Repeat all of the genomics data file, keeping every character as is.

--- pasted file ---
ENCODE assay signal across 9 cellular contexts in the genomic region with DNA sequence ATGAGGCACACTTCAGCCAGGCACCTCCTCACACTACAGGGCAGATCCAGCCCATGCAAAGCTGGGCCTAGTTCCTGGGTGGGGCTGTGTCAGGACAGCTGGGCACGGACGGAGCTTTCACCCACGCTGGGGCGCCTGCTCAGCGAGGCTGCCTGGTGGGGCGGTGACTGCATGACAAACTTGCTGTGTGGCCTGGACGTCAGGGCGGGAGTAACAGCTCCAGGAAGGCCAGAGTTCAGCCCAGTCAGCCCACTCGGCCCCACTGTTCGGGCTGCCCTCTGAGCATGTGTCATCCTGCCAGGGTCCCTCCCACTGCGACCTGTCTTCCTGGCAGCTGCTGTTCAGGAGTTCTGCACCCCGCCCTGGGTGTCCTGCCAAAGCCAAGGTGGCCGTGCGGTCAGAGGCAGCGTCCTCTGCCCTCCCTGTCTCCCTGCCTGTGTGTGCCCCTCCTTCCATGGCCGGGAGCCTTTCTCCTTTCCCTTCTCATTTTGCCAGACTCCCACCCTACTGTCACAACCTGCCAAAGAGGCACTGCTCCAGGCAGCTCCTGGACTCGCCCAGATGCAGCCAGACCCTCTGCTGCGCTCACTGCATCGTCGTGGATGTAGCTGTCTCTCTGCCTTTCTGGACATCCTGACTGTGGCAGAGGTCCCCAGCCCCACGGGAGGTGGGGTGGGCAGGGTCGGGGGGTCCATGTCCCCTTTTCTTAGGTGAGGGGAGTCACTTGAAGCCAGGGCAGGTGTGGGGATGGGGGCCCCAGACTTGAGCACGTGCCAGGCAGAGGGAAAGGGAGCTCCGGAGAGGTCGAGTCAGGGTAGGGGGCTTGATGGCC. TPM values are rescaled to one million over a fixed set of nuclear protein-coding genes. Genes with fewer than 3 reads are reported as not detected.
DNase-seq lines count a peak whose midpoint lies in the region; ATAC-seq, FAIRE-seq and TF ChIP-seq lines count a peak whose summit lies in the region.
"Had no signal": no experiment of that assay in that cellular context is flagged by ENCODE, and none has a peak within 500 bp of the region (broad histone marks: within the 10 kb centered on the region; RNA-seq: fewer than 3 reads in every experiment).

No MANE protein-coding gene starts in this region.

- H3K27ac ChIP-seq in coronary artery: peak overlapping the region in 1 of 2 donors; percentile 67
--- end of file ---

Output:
ENCODE assay signal across 9 cellular contexts in the genomic region with DNA sequence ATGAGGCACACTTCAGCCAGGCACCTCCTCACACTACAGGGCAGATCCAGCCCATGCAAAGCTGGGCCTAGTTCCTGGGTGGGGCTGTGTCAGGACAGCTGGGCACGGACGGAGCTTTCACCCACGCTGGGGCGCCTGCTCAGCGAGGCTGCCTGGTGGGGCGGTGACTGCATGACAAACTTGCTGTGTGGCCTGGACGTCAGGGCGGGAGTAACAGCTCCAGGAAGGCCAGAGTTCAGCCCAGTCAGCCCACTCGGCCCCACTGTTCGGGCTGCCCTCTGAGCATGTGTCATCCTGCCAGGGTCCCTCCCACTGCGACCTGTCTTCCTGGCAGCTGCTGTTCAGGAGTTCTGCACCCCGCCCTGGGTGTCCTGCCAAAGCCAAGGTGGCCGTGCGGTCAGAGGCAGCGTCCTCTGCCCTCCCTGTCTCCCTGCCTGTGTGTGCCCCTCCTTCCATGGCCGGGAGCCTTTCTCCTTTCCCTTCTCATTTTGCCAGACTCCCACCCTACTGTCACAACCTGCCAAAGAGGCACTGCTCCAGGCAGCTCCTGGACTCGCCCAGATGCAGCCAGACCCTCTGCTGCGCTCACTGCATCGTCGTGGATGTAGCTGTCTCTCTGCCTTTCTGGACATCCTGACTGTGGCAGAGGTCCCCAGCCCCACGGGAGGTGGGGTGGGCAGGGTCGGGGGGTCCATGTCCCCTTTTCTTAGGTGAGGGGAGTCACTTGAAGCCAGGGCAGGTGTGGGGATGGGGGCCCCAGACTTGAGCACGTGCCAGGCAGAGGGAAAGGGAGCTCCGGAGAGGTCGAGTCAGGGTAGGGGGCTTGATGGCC. TPM values are rescaled to one million over a fixed set of nuclear protein-coding genes. Genes with fewer than 3 reads are reported as not detected.
DNase-seq lines count a peak whose midpoint lies in the region; ATAC-seq, FAIRE-seq and TF ChIP-seq lines count a peak whose summit lies in the region.
"Had no signal": no experiment of that assay in that cellular context is flagged by ENCODE, and none has a peak within 500 bp of the region (broad histone marks: within the 10 kb centered on the region; RNA-seq: fewer than 3 reads in every experiment).

No MANE protein-coding gene starts in this region.

- H3K27ac ChIP-seq in coronary artery: peak overlapping the region in 1 of 2 donors; percentile 67